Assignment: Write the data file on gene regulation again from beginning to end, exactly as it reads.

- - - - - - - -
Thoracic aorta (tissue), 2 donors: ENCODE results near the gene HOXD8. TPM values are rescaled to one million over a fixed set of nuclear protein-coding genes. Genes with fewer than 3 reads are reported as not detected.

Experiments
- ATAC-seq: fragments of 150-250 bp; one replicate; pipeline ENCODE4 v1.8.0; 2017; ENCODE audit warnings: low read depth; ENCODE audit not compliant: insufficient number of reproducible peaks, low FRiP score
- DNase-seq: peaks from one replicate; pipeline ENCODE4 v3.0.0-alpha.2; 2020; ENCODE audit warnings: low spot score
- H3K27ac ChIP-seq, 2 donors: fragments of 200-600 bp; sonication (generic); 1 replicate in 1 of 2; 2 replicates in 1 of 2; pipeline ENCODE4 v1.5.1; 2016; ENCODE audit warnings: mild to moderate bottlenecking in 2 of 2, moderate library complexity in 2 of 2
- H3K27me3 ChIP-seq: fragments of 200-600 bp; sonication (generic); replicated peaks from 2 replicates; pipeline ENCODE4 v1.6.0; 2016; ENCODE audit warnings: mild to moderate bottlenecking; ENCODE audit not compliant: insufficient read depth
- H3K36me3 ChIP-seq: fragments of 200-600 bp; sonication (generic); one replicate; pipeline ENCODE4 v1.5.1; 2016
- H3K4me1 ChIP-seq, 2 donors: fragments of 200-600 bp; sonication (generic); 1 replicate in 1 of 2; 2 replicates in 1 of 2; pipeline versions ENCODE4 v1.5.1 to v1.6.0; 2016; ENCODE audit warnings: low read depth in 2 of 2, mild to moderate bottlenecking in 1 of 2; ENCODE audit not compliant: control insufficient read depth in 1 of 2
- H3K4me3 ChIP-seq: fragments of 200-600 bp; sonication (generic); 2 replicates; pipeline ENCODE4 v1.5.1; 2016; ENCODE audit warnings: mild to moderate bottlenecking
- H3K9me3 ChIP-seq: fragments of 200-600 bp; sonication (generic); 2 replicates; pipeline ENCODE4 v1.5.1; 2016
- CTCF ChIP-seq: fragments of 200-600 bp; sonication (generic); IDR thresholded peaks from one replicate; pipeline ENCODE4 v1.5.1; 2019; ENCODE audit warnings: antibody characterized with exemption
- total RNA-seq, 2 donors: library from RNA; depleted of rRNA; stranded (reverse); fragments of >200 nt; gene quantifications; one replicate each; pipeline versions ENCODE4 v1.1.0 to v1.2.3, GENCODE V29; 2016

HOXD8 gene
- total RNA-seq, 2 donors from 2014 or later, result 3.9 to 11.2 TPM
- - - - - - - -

Thoracic aorta (tissue), 2 donors: ENCODE results near the gene HOXD8. TPM values are rescaled to one million over a fixed set of nuclear protein-coding genes. Genes with fewer than 3 reads are reported as not detected.

Experiments
- ATAC-seq: fragments of 150-250 bp; one replicate; pipeline ENCODE4 v1.8.0; 2017; ENCODE audit warnings: low read depth; ENCODE audit not compliant: insufficient number of reproducible peaks, low FRiP score
- DNase-seq: peaks from one replicate; pipeline ENCODE4 v3.0.0-alpha.2; 2020; ENCODE audit warnings: low spot score
- H3K27ac ChIP-seq, 2 donors: fragments of 200-600 bp; sonication (generic); 1 replicate in 1 of 2; 2 replicates in 1 of 2; pipeline ENCODE4 v1.5.1; 2016; ENCODE audit warnings: mild to moderate bottlenecking in 2 of 2, moderate library complexity in 2 of 2
- H3K27me3 ChIP-seq: fragments of 200-600 bp; sonication (generic); replicated peaks from 2 replicates; pipeline ENCODE4 v1.6.0; 2016; ENCODE audit warnings: mild to moderate bottlenecking; ENCODE audit not compliant: insufficient read depth
- H3K36me3 ChIP-seq: fragments of 200-600 bp; sonication (generic); one replicate; pipeline ENCODE4 v1.5.1; 2016
- H3K4me1 ChIP-seq, 2 donors: fragments of 200-600 bp; sonication (generic); 1 replicate in 1 of 2; 2 replicates in 1 of 2; pipeline versions ENCODE4 v1.5.1 to v1.6.0; 2016; ENCODE audit warnings: low read depth in 2 of 2, mild to moderate bottlenecking in 1 of 2; ENCODE audit not compliant: control insufficient read depth in 1 of 2
- H3K4me3 ChIP-seq: fragments of 200-600 bp; sonication (generic); 2 replicates; pipeline ENCODE4 v1.5.1; 2016; ENCODE audit warnings: mild to moderate bottlenecking
- H3K9me3 ChIP-seq: fragments of 200-600 bp; sonication (generic); 2 replicates; pipeline ENCODE4 v1.5.1; 2016
- CTCF ChIP-seq: fragments of 200-600 bp; sonication (generic); IDR thresholded peaks from one replicate; pipeline ENCODE4 v1.5.1; 2019; ENCODE audit warnings: antibody characterized with exemption
- total RNA-seq, 2 donors: library from RNA; depleted of rRNA; stranded (reverse); fragments of >200 nt; gene quantifications; one replicate each; pipeline versions ENCODE4 v1.1.0 to v1.2.3, GENCODE V29; 2016

HOXD8 gene
- total RNA-seq, 2 donors from 2014 or later, result 3.9 to 11.2 TPM